Jackie Aina set to executive produce beauty documentary, ‘Social Beauty’

"I hope through this project people will see that so many of us are passionate, multifaceted, and more than what you see outwardly"

Following the death of George Floyd in late May this year, the black community rallied together to protest the persisting racism which remains terrifyingly prevalent in American (and frankly, global) society today. Whilst some took to the streets with signs and chants, others fought the anti-racism battle by setting up and contributing to funds to help the families of victims of police brutality or arrested protesters, and petitions for justice.

One way of ensuring these petitions, funds and the general outcry and collective demand for reform garners the attention needed is for everyone to use their platform to amplify these causes – both individuals and companies and brands. This is what Jackie Aina continues to do with her platform, and what she demanded, back in May, of Fashion Nova, Pretty Little Thing and Revolve –notoriously ethically corrupt fast-fashion brands “who love capitalising on black culture, black music, black aesthetic but are dead silent when it comes to talking about black issues and black struggles in our communityAina said in her Instagram story calling them out for their inaction.

Jackie Aina is an excellent example of an influencer who is using their voice beyond the particular industry in which they work to enact change in society. Not only has she been instrumental in reshaping the beauty industry to be more inclusive of black women, but she consistently uses her social currency in order to amplify the voices of black people, and that is what her latest project, ‘Social Beauty‘ – which she will executively produce – is all about.

Co- produced by actress, Andrea Lewis (‘Degrassi: The Next Generation‘)  and Under FaceFoward Productions’ Takara Joseph and CJ Faison (‘Giants’) ‘Social Beauty’ is directed by independent filmmaker, Kwanza Nicole Gooden. Jackie Aina will not only executive produce this feature-length doc, but will also star in the film, joined by Nyma Tang, Alissa Ashey, Nyma Cydnee Black, Whitney White and  Shalom Blac. With contributions from other brands, beauty journalists and more, ‘Social Beauty‘ will highlight how these popular and powerful influencers came into the beauty industry and shook things up with their raging success. 

In 2017, Rihanna gave the beauty industry a stern warning to act right, when she launched her 40-shades of Fenty Beauty ProFilt’r Foundation, accompanied by a diverse and inclusive range of contour, highlight and concealer MatchStix. Scrambling to keep up with this new industry standard, brands such as Dior and CoverGirl matched Fenty’s forty, and the global beauty industry has since seen increasing diversity – even though we are far from beauty being fair and equal for black people.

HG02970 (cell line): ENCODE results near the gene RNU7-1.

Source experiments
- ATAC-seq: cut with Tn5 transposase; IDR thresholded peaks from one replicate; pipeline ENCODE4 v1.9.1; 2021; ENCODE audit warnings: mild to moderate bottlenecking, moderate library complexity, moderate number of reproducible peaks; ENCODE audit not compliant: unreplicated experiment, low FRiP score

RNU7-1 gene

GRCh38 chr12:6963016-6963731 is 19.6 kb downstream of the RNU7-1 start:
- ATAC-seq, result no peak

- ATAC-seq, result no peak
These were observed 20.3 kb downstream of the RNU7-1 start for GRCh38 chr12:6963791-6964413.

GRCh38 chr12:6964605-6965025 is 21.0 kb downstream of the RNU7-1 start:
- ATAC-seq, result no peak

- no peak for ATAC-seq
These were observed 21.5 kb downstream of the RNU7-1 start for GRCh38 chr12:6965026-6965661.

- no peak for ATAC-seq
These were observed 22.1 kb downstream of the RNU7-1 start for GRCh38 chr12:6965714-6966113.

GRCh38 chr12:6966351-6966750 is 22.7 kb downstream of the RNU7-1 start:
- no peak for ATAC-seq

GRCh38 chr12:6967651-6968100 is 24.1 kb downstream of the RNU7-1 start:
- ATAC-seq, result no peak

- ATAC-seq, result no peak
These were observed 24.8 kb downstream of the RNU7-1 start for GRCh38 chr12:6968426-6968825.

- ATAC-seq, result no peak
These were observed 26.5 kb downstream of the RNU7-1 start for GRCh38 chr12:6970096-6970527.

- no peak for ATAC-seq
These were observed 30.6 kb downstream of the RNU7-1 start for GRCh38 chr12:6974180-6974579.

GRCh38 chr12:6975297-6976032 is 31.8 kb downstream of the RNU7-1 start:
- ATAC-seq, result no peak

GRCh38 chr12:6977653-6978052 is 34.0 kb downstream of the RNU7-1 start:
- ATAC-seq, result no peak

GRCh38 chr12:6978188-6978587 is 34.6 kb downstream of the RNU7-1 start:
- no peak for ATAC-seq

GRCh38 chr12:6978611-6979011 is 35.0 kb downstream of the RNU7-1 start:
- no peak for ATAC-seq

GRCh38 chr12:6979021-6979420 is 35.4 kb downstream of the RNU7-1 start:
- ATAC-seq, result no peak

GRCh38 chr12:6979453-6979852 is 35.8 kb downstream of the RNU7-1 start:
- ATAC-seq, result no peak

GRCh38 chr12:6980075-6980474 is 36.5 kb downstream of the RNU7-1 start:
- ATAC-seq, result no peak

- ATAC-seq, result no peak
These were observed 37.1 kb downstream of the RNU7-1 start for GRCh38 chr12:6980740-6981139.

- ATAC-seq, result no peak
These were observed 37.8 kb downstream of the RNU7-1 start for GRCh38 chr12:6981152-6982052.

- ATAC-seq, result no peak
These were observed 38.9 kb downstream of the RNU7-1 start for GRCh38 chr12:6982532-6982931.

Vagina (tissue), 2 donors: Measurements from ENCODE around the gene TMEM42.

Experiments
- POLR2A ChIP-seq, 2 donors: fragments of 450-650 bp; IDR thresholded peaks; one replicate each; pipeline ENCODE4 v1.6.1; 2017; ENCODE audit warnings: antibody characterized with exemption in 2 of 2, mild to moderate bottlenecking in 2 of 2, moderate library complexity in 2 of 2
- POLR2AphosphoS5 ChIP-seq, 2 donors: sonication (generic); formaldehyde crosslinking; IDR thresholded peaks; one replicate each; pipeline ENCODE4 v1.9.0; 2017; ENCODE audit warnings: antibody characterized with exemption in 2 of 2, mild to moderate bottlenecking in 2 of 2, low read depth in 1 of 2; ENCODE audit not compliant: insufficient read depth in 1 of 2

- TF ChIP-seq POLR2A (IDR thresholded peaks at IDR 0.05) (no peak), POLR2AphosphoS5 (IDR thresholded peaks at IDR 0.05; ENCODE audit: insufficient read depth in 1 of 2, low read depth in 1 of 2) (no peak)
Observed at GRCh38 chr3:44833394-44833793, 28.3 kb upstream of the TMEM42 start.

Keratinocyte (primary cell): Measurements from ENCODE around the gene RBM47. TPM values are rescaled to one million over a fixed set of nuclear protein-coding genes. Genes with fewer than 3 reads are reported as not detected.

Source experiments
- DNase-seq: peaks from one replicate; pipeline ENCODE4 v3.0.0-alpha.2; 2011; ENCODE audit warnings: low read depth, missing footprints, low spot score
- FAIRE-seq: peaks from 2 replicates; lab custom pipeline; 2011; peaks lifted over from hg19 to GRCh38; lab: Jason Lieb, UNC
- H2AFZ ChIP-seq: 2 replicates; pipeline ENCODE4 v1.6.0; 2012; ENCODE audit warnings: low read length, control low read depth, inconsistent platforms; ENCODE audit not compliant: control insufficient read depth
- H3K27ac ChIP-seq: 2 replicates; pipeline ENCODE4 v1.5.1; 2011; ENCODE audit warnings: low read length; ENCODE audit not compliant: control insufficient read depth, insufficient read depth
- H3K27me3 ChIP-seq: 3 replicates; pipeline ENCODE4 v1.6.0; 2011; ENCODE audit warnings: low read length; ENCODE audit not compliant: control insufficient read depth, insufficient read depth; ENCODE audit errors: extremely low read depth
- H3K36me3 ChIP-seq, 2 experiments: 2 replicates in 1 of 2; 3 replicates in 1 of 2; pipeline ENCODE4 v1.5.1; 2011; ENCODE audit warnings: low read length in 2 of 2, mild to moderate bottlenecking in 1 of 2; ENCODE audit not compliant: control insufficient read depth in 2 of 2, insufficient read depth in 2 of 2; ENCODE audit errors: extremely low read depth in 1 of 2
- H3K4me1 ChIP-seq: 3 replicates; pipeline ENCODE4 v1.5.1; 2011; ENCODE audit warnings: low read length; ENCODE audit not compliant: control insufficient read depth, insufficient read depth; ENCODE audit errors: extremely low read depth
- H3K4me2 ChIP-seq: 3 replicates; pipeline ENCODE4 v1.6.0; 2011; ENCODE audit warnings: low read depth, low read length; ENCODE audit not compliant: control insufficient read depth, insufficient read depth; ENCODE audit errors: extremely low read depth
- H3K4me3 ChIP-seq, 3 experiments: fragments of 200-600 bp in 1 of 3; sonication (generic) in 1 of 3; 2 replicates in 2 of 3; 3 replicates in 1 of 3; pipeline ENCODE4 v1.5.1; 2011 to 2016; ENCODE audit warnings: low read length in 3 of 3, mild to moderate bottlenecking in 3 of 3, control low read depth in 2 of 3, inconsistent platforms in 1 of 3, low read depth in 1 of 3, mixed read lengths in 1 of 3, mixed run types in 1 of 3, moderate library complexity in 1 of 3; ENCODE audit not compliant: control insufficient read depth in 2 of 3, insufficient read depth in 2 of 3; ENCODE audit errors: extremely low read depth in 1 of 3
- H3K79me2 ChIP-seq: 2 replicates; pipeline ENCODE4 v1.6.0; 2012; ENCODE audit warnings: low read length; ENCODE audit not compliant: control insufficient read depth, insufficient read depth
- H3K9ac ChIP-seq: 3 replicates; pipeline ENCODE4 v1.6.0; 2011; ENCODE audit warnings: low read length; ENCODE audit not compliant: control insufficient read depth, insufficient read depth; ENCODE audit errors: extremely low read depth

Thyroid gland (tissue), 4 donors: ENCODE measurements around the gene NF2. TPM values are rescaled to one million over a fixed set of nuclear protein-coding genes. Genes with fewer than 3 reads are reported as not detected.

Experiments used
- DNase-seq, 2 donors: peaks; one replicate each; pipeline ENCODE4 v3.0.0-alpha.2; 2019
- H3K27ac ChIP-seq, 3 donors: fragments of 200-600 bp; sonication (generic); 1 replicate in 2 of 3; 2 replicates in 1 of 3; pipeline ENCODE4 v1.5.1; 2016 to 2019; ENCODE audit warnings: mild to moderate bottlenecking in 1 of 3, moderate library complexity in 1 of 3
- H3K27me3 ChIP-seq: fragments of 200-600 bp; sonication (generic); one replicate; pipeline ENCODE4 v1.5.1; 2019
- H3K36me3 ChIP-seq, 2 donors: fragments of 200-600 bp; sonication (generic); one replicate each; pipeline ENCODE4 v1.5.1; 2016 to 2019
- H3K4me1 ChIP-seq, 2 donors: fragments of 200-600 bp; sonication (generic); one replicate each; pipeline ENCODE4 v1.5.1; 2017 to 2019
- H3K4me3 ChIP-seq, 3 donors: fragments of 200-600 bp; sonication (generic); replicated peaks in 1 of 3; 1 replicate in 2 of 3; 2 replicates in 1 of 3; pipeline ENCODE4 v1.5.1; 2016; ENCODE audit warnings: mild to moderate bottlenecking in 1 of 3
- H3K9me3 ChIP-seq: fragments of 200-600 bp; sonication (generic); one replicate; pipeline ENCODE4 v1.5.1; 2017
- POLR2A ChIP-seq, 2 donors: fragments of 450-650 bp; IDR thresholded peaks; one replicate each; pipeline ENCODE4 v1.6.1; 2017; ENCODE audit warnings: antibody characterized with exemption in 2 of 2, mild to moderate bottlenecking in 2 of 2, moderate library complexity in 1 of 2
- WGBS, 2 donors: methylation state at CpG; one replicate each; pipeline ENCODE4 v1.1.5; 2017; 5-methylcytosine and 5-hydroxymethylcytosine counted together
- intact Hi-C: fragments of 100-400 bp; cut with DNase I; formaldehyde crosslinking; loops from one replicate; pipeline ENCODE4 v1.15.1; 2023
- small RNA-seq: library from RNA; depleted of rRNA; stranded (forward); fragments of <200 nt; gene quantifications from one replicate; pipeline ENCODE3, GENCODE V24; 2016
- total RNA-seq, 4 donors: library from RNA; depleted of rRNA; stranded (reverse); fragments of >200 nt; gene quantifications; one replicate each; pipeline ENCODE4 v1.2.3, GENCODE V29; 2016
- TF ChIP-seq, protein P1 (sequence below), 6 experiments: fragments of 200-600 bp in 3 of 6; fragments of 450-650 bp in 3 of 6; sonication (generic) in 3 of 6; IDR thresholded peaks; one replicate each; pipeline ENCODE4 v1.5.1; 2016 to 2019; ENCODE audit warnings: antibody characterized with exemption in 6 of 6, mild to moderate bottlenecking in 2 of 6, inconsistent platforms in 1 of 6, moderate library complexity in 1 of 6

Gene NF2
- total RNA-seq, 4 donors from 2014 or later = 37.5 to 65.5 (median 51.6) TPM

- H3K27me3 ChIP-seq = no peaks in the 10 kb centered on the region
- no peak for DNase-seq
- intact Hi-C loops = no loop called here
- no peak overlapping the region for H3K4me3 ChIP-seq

Dubbed the Fenty Effect, this shift in the beauty industry is very well-documented, however, the work that black beauty influencers have done has been less so. The likes of Jackie Aina, Alissa Ashley, Patricia Bright and even renowned make-up artist turned beauty mogul, Pat McGrath have been key in diversifying the beauty industry, despite the rampant racism they face. Before these influencers and popular MUAs, the struggle to find makeup products was universal for black people, and seeking reviews to point us in the right direction involved deep investigations.

For Andrea Lewis, who created this documentary, the lack of black representation in the beauty industry affected her professionally, as she was forced to fend for herself (or risk looking ashy). She says:

 “I grew up on TV and film sets learning how to do my own hair and makeup because there weren’t available beauty products that worked for me. These Black beauty influencers have led the charge in pointing out the lack of diversity in the beauty industry and inspiring more inclusion for women of colour.”

Rectifying the white-dominated space and ensuring that black women are represented beyond just our disproportionate spending habits (because we spend so much more trying to find the right products), we’re very excited to see the work and success of black beauty influencers documented and celebrated on the big screen.

I’m so excited to be a part of something that shows our impact as black women in beauty” says Jackie Aina to The Hollywood Reporter.

“I hope through this project people will see that so many of us are passionate, multifaceted, and more than what you see outwardly. It is an honour being a part of a community that encourages so many of us to believe in ourselves and to look and feel beautiful even when often times the media encourages otherwise.”

Image Credits/The Hollywood Reporter

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